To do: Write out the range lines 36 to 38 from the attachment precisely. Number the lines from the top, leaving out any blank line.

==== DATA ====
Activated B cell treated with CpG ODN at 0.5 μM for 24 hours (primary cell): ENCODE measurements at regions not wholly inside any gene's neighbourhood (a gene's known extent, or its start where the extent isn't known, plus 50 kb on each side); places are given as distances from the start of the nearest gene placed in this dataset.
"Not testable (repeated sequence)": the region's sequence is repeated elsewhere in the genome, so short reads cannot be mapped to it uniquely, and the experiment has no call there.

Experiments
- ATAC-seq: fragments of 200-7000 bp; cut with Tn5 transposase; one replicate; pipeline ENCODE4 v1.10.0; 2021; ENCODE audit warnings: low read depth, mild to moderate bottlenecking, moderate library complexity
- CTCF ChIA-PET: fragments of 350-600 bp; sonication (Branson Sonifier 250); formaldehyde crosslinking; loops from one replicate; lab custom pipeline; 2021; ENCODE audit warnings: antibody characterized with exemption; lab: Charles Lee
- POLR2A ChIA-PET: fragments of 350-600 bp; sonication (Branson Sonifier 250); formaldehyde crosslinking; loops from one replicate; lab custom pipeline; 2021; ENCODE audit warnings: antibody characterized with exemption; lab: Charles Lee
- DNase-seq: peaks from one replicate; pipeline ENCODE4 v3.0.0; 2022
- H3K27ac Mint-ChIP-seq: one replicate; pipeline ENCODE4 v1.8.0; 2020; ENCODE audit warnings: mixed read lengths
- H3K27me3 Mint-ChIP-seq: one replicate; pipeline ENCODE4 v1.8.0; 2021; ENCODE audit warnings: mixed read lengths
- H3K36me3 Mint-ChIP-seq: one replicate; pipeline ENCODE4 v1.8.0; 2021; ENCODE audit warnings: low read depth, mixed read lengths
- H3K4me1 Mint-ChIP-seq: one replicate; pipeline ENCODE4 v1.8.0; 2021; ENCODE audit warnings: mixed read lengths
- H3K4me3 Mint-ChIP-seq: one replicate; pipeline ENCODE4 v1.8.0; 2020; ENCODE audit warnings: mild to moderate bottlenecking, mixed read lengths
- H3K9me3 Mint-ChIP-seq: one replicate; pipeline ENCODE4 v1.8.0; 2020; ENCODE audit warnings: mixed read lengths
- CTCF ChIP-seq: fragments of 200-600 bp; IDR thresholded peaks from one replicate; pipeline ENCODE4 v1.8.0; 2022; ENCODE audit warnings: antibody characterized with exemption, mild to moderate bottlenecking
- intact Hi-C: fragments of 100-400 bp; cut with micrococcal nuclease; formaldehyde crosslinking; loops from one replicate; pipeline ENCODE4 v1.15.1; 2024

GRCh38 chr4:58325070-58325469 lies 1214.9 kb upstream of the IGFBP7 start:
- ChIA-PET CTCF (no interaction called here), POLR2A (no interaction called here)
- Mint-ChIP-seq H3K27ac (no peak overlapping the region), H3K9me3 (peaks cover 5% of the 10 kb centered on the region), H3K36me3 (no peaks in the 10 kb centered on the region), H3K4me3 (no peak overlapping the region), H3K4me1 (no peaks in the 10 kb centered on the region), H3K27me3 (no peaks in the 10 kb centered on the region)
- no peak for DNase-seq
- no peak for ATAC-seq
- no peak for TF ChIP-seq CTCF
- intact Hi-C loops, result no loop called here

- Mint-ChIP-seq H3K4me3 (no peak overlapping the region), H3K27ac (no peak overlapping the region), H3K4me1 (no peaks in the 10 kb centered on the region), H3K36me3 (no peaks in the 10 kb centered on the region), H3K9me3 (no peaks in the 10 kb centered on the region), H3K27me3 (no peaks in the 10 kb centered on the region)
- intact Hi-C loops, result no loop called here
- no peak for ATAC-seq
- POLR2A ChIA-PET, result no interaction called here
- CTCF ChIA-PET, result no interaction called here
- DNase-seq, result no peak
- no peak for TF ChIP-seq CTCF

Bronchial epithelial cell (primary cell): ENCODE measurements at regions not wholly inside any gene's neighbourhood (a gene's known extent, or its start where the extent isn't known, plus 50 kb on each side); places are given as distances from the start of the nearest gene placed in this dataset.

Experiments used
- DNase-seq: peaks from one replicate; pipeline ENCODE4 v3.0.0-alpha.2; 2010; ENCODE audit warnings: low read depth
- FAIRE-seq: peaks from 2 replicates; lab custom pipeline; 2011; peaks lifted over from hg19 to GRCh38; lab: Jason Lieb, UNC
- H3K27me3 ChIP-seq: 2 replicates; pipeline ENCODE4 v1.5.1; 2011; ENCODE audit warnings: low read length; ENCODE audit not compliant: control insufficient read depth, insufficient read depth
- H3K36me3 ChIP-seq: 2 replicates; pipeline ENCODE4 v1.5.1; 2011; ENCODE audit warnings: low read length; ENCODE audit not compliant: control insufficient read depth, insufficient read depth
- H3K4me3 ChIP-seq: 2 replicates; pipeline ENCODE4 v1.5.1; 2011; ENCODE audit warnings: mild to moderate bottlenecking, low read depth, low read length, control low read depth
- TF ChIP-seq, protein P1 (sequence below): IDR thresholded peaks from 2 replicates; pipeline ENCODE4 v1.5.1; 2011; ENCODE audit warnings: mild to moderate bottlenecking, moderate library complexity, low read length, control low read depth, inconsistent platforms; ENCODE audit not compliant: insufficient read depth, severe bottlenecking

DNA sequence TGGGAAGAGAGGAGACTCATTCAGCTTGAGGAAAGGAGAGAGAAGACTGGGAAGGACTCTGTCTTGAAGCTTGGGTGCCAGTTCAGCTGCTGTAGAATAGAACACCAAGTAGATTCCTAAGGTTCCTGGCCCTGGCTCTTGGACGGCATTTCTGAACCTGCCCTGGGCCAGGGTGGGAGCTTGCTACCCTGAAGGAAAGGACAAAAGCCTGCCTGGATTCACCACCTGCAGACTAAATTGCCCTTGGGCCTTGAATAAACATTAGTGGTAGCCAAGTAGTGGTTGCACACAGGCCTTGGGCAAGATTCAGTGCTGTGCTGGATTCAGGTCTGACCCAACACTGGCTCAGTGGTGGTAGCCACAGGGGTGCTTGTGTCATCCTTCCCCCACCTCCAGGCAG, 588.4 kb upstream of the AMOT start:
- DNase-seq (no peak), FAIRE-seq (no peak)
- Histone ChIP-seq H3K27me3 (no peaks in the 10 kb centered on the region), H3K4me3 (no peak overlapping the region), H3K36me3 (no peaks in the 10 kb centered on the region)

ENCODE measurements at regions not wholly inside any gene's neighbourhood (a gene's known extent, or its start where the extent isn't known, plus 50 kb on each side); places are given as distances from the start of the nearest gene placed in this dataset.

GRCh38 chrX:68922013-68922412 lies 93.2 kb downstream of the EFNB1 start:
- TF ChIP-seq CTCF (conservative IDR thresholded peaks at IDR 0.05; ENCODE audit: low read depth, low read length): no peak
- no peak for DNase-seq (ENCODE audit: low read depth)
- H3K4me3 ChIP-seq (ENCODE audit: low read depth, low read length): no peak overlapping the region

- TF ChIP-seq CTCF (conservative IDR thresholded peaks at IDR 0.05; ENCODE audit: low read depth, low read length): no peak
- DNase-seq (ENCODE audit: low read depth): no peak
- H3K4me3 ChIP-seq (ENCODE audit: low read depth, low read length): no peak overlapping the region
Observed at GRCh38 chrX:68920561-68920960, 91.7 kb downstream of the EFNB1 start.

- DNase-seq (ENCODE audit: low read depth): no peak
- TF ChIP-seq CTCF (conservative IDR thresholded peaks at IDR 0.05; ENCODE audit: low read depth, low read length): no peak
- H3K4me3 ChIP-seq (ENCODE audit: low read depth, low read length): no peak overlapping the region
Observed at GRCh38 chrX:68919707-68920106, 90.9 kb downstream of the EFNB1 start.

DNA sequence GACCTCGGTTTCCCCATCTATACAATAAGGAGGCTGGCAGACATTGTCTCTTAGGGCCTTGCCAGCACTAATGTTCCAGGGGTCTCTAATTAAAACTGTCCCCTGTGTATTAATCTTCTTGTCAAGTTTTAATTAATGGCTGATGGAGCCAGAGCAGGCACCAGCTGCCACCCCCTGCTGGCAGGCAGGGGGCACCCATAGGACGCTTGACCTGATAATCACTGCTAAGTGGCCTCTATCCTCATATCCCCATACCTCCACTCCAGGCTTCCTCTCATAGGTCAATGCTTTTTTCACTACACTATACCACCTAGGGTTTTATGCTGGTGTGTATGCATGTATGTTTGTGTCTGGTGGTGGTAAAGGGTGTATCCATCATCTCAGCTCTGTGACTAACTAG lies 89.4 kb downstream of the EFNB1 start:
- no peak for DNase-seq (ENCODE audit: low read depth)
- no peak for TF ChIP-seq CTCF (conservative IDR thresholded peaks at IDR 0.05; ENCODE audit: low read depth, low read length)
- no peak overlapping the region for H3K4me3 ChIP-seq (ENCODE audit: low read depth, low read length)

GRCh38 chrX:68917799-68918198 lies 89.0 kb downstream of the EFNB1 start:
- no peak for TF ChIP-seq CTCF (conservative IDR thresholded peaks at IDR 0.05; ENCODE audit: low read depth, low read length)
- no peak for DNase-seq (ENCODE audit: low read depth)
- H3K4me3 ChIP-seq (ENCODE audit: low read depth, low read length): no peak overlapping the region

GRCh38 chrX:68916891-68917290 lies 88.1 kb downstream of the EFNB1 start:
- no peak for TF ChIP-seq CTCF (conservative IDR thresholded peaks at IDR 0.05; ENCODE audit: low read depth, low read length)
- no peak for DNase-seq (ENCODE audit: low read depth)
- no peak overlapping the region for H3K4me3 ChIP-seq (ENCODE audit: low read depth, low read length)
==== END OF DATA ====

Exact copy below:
- H3K4me3 ChIP-seq: 2 replicates; pipeline ENCODE4 v1.5.1; 2011; ENCODE audit warnings: mild to moderate bottlenecking, low read depth, low read length, control low read depth
- TF ChIP-seq, protein P1 (sequence below): IDR thresholded peaks from 2 replicates; pipeline ENCODE4 v1.5.1; 2011; ENCODE audit warnings: mild to moderate bottlenecking, moderate library complexity, low read length, control low read depth, inconsistent platforms; ENCODE audit not compliant: insufficient read depth, severe bottlenecking

DNA sequence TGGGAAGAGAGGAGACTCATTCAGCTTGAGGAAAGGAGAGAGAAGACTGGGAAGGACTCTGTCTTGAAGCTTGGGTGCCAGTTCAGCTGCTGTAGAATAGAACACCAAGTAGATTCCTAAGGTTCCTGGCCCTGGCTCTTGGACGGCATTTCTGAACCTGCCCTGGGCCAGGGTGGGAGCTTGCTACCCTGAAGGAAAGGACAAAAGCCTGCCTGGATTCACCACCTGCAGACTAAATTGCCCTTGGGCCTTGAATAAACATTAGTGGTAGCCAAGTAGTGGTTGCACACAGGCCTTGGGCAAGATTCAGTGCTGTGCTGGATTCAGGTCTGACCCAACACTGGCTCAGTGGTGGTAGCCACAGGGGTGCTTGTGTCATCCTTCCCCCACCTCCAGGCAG, 588.4 kb upstream of the AMOT start: